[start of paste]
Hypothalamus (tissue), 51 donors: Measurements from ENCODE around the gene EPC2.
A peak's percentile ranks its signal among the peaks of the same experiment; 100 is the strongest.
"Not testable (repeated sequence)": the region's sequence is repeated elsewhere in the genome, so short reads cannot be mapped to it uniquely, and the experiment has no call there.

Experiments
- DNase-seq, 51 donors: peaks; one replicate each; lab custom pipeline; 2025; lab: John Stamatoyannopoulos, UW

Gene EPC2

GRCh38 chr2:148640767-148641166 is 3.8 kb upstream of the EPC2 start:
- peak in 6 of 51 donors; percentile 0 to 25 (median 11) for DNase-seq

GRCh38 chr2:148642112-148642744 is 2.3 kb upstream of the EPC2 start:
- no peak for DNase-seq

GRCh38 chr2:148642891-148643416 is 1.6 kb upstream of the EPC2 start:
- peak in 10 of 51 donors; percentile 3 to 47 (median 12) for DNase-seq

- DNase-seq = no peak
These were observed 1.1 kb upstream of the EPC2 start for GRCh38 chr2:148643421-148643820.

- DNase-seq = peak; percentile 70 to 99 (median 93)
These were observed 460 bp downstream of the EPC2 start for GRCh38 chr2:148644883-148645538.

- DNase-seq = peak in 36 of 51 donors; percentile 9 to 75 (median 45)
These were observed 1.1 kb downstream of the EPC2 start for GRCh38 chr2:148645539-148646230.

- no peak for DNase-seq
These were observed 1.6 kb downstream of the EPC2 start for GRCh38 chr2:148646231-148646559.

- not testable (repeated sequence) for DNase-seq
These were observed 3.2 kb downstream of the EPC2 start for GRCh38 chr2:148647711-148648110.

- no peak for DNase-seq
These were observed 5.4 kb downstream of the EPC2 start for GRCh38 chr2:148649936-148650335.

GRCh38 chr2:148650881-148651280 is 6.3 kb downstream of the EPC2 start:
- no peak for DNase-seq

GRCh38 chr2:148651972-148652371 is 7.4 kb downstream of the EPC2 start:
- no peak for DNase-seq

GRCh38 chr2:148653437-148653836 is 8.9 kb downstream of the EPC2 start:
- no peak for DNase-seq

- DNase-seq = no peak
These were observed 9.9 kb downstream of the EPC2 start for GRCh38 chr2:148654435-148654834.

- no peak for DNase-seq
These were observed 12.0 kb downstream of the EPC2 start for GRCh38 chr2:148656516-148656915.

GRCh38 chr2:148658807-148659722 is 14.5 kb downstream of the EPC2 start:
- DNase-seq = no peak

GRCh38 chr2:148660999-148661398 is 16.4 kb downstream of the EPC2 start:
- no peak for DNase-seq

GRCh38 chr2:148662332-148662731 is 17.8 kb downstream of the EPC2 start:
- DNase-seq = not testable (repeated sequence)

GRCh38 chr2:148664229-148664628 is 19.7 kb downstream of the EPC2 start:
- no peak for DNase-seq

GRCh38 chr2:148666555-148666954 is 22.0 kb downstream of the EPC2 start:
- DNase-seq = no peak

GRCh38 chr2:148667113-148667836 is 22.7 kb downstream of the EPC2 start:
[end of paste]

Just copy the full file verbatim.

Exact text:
Hypothalamus (tissue), 51 donors: Measurements from ENCODE around the gene EPC2.
A peak's percentile ranks its signal among the peaks of the same experiment; 100 is the strongest.
"Not testable (repeated sequence)": the region's sequence is repeated elsewhere in the genome, so short reads cannot be mapped to it uniquely, and the experiment has no call there.

Experiments
- DNase-seq, 51 donors: peaks; one replicate each; lab custom pipeline; 2025; lab: John Stamatoyannopoulos, UW

Gene EPC2

GRCh38 chr2:148640767-148641166 is 3.8 kb upstream of the EPC2 start:
- peak in 6 of 51 donors; percentile 0 to 25 (median 11) for DNase-seq

GRCh38 chr2:148642112-148642744 is 2.3 kb upstream of the EPC2 start:
- no peak for DNase-seq

GRCh38 chr2:148642891-148643416 is 1.6 kb upstream of the EPC2 start:
- peak in 10 of 51 donors; percentile 3 to 47 (median 12) for DNase-seq

- DNase-seq = no peak
These were observed 1.1 kb upstream of the EPC2 start for GRCh38 chr2:148643421-148643820.

- DNase-seq = peak; percentile 70 to 99 (median 93)
These were observed 460 bp downstream of the EPC2 start for GRCh38 chr2:148644883-148645538.

- DNase-seq = peak in 36 of 51 donors; percentile 9 to 75 (median 45)
These were observed 1.1 kb downstream of the EPC2 start for GRCh38 chr2:148645539-148646230.

- no peak for DNase-seq
These were observed 1.6 kb downstream of the EPC2 start for GRCh38 chr2:148646231-148646559.

- not testable (repeated sequence) for DNase-seq
These were observed 3.2 kb downstream of the EPC2 start for GRCh38 chr2:148647711-148648110.

- no peak for DNase-seq
These were observed 5.4 kb downstream of the EPC2 start for GRCh38 chr2:148649936-148650335.

GRCh38 chr2:148650881-148651280 is 6.3 kb downstream of the EPC2 start:
- no peak for DNase-seq

GRCh38 chr2:148651972-148652371 is 7.4 kb downstream of the EPC2 start:
- no peak for DNase-seq

GRCh38 chr2:148653437-148653836 is 8.9 kb downstream of the EPC2 start:
- no peak for DNase-seq

- DNase-seq = no peak
These were observed 9.9 kb downstream of the EPC2 start for GRCh38 chr2:148654435-148654834.

- no peak for DNase-seq
These were observed 12.0 kb downstream of the EPC2 start for GRCh38 chr2:148656516-148656915.

GRCh38 chr2:148658807-148659722 is 14.5 kb downstream of the EPC2 start:
- DNase-seq = no peak

GRCh38 chr2:148660999-148661398 is 16.4 kb downstream of the EPC2 start:
- no peak for DNase-seq

GRCh38 chr2:148662332-148662731 is 17.8 kb downstream of the EPC2 start:
- DNase-seq = not testable (repeated sequence)

GRCh38 chr2:148664229-148664628 is 19.7 kb downstream of the EPC2 start:
- no peak for DNase-seq

GRCh38 chr2:148666555-148666954 is 22.0 kb downstream of the EPC2 start:
- DNase-seq = no peak

GRCh38 chr2:148667113-148667836 is 22.7 kb downstream of the EPC2 start: